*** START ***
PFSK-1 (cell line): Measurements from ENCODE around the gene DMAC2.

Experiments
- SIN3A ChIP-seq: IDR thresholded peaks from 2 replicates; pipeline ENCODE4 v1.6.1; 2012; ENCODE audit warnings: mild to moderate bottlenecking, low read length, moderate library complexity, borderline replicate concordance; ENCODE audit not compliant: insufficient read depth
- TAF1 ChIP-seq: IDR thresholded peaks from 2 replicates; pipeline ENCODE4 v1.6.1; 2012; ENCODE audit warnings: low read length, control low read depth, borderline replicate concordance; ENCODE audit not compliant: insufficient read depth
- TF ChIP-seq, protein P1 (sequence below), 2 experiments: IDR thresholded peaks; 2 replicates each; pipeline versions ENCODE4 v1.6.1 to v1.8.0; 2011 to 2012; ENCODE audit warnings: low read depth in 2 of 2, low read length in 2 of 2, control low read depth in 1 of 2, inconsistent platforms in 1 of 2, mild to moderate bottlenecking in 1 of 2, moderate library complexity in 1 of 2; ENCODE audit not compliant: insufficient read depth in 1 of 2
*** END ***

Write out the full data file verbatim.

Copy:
PFSK-1 (cell line): Measurements from ENCODE around the gene DMAC2.

Experiments
- SIN3A ChIP-seq: IDR thresholded peaks from 2 replicates; pipeline ENCODE4 v1.6.1; 2012; ENCODE audit warnings: mild to moderate bottlenecking, low read length, moderate library complexity, borderline replicate concordance; ENCODE audit not compliant: insufficient read depth
- TAF1 ChIP-seq: IDR thresholded peaks from 2 replicates; pipeline ENCODE4 v1.6.1; 2012; ENCODE audit warnings: low read length, control low read depth, borderline replicate concordance; ENCODE audit not compliant: insufficient read depth
- TF ChIP-seq, protein P1 (sequence below), 2 experiments: IDR thresholded peaks; 2 replicates each; pipeline versions ENCODE4 v1.6.1 to v1.8.0; 2011 to 2012; ENCODE audit warnings: low read depth in 2 of 2, low read length in 2 of 2, control low read depth in 1 of 2, inconsistent platforms in 1 of 2, mild to moderate bottlenecking in 1 of 2, moderate library complexity in 1 of 2; ENCODE audit not compliant: insufficient read depth in 1 of 2